It seems like the menstrual cup has been all the rage the past few years, but it has probably stirred up the most concern amongst the menstruating community. Why? It forces you to become well acquainted with your vagina in ways you never have been before. It seems daunting, I know. Many worry that shoving a cup or anything up there will cause issues. In short, the menstrual cup is the closest replacement to a traditional tampon. The difference is that it collects blood rather than absorbs it. The cups are made with silicone materials that can be rinsed and boiled many times over. Some cups can last 10+ years, while others suggest yearly replacement. Be sure to confirm with the specific brand recommendation, and upkeep proper maintenance.
There are plenty of menstrual cups to choose from, but it’s best to choose one based on how high your cervix is, and the intensity of your flow. The cervix is the end of your vaginal canal, and the only thing that can surpass the cervix is sperm so no, it won’t get lost in your body. It’s impossible.
As the cup fills up with blood, the force of gravity will help pull the cup closer to the opening of your vagina. The fuller your cup, the easier it will be to remove– I promise. There is a little stem at the bottom of the cup you use to help tug the cup out. If you find it difficult to grip the stem, some women have found that using a bit of paper towel helps form some traction. I’d also like to shed light on the menstrual cups that have a loop at the bottom for those who would feel more comfortable removing the cup with greater assistance.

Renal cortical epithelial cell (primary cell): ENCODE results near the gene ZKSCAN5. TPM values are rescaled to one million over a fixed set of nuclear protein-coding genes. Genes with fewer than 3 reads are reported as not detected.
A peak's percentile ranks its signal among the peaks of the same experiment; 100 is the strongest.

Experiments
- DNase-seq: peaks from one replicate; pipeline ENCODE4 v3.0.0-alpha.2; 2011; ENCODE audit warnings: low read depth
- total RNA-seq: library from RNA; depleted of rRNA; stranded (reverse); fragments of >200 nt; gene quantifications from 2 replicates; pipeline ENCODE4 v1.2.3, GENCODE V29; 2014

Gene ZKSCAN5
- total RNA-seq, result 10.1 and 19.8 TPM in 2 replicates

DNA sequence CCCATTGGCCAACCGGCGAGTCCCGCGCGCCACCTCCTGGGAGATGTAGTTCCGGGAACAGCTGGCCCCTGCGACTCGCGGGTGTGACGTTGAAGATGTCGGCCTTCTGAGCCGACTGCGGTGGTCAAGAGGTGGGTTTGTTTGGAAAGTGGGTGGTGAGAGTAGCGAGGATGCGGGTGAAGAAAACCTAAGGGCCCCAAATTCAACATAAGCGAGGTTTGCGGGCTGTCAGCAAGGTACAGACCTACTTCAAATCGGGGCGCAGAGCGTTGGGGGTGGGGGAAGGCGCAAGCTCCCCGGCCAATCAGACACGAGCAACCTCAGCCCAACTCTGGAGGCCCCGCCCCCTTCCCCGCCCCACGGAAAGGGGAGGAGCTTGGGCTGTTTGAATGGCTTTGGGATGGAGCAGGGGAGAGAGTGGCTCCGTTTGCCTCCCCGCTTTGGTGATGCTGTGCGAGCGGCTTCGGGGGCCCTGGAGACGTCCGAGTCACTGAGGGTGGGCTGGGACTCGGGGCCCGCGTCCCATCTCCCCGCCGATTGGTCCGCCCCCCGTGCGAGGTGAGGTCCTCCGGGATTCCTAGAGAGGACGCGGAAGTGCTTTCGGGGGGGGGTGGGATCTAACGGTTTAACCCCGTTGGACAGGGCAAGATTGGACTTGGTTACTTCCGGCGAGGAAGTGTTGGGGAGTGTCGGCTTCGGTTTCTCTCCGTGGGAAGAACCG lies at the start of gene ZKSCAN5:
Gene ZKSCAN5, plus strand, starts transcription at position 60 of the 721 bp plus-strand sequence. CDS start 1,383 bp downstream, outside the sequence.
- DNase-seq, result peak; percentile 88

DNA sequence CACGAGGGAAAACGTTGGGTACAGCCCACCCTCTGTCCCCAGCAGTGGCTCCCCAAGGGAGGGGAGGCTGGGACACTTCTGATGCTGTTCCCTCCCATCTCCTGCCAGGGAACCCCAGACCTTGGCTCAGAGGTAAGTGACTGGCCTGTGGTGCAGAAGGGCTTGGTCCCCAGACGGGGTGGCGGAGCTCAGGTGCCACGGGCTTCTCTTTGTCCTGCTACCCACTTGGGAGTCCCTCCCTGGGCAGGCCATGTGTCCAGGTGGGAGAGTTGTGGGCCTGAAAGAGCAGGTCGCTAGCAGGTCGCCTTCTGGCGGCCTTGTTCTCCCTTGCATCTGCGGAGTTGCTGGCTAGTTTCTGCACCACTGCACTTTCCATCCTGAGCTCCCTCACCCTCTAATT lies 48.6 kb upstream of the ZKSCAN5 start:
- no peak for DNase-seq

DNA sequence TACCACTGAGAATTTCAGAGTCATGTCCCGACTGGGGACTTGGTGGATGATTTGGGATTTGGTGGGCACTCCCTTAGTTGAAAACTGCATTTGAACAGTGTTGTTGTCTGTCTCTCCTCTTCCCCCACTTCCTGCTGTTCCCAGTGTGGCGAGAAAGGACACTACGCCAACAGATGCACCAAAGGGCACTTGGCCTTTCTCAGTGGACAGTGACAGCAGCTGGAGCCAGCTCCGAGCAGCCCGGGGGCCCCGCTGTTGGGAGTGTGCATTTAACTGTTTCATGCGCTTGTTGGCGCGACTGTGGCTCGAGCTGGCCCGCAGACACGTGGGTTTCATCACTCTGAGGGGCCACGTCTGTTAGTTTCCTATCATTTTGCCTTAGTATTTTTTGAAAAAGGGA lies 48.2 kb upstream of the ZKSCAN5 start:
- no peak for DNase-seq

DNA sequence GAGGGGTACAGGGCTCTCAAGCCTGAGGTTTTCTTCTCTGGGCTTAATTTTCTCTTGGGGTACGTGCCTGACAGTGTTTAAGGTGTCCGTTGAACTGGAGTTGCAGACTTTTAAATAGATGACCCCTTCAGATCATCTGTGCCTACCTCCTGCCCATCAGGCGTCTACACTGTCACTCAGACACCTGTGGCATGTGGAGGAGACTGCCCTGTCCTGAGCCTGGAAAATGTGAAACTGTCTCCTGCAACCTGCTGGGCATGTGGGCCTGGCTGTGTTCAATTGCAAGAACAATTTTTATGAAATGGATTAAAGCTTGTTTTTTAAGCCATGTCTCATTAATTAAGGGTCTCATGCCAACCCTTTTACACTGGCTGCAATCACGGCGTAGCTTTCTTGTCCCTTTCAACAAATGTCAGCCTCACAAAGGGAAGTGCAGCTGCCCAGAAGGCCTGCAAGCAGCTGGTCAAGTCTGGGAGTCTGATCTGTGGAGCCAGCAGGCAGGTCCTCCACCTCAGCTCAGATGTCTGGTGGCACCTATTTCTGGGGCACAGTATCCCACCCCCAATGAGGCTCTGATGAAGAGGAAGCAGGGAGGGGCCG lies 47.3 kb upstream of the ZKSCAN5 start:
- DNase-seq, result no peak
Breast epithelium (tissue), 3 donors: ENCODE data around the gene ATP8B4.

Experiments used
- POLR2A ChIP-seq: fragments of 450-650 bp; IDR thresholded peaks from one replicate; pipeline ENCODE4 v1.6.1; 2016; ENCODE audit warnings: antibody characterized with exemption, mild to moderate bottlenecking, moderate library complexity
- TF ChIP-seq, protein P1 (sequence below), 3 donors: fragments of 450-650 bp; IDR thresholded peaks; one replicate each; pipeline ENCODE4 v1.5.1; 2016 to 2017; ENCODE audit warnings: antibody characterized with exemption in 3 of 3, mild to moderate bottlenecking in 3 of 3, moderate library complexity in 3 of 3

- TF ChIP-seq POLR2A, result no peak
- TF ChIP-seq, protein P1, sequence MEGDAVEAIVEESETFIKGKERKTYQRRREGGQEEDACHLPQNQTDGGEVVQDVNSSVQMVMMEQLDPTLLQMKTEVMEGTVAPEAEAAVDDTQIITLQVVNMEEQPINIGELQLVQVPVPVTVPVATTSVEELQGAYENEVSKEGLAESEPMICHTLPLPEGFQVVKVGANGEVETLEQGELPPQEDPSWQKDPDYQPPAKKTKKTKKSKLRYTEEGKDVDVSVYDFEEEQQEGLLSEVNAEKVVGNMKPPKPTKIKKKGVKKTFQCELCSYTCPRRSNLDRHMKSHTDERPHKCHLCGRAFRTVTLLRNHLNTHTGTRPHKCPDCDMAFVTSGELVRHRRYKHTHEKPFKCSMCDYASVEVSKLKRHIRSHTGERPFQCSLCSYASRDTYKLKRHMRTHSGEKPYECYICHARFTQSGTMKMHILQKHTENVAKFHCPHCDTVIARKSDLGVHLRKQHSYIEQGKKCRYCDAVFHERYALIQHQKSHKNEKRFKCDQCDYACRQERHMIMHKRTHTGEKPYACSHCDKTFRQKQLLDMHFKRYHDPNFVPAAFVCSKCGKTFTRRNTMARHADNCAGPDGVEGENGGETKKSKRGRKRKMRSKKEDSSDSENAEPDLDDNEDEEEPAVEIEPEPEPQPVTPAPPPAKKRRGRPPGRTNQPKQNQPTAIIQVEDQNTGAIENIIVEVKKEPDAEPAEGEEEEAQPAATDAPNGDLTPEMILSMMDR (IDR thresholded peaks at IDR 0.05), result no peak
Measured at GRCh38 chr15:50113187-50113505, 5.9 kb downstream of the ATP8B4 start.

Period panties are close cousins to the reusable pads. There are quite a few brands to choose from, and the deciding factor is ultimately, price point, style and purpose. Depending on the brand, some period panties can be used to replace pads or tampons altogether. Others can be used as an additional layer of protection under your menstrual cup or tampon. Either way, you are replacing your ugly, stained, regular underwear you have designated as your “period underwear” with state of the art, scientifically manufactured period underwear. Ah-ha!
Most period panties are designed to hold about five times more than your average tampon, without feeling bulky or gross. The materials are light, breathable and odor neutralizing.
Can we take the time to appreciate the astounding women who trailblazed the way for sustainable periods? Finally, women are actively involving themselves in the industry of manufacturing period essentials… I guess it technically is a thing. In a world often dominated by male entrepreneurs, women are owning their own space. If anything, support your fellow women and their innovative creations.
Have I persuaded you to revamp your period routine? Give it a go!